The following is a letter that was sent to Rep. Susan Brooks' office and newspapers in her home state of Indiana.

To the Editor,

In a recent talk to Tipton, IN, residents about “entitlement” reform, Rep. Susan Brooks suggested “needs-testing” Medicare to ensure that the wealthy are not receiving benefits. She went on to say “When it was created, they didn’t expect people to depend on the program for their medical care… There are not enough young people paying into the program.”

Assuming that Rep. Brooks meant means-testing instead of “needs-testing,” she might want to clarify whom she means by the wealthy. Fewer than 6 percent of seniors have over $60,000 in non-Social Security income. Removing them from the pool of Medicare beneficiaries would have little effect on the program’s long-term cost projections. To significantly curb expenses under needs-testing, benefits would have to be cut for people who have much less income – in fact, as little as $40,000 per year.  

As it stands, the cost controls put into place by the Affordable Care Act allow the Medicare trust funds to pay full benefits through 2024 and close to full benefits from then on. As well, the latest data from the non-partisan Congressional Budget Office show that the rate of Medicare cost growth has slowed sharply in recent years. If the cost growth continues at the current rate, most of the projected long-term budget deficits disappear. In other words, there is little point in cutting the much-needed benefits of those making less than $60,000 in the name of deficit reduction that is already happening.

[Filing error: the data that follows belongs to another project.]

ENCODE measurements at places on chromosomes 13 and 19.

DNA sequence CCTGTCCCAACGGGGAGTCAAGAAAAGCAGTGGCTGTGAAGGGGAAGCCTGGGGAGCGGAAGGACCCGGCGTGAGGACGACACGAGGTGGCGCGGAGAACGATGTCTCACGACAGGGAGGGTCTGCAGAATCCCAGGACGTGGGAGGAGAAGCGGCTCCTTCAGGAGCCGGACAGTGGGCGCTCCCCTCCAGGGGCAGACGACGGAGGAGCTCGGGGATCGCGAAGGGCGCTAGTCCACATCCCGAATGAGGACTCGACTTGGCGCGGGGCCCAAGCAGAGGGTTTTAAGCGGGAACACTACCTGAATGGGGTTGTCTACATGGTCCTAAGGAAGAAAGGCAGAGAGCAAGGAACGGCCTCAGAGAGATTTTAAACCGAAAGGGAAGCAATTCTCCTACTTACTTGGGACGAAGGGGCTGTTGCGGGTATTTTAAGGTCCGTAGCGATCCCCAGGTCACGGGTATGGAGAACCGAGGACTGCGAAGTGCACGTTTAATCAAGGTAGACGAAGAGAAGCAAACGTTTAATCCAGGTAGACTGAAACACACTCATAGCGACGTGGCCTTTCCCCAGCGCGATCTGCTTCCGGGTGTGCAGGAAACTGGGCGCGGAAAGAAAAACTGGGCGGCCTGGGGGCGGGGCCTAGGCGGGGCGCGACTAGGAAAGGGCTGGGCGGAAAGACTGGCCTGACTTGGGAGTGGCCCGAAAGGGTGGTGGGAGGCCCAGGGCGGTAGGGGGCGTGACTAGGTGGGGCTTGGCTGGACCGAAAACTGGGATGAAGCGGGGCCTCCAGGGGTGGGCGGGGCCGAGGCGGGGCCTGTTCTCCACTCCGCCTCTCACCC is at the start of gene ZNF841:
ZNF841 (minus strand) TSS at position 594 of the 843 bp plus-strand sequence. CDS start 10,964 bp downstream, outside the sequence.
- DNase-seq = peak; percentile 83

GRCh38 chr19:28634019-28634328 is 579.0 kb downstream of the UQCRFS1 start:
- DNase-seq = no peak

Also, when Medicare was created by Congress in 1965, they knew the baby boomers would eventually retire and depend upon these programs. As President Johnson stated, “And through this new law… every citizen will be able, in his productive years when he is earning, to insure himself against the ravages of illness in his old age.”  They also anticipated the increase in life expectancy we have seen since then. Neither of these factors has impacted the program in ways that were not planned for. 

I encourage Rep. Brooks to accurately describe the nature of the benefit cuts she is proposing and the people who will be affected. Simply offering unspecified cuts in the name of deficit reduction does a disservice to her constituents, many of whom depend on these vital social insurance programs in their retirement.


Dean Baker
Center for Economic and Policy Research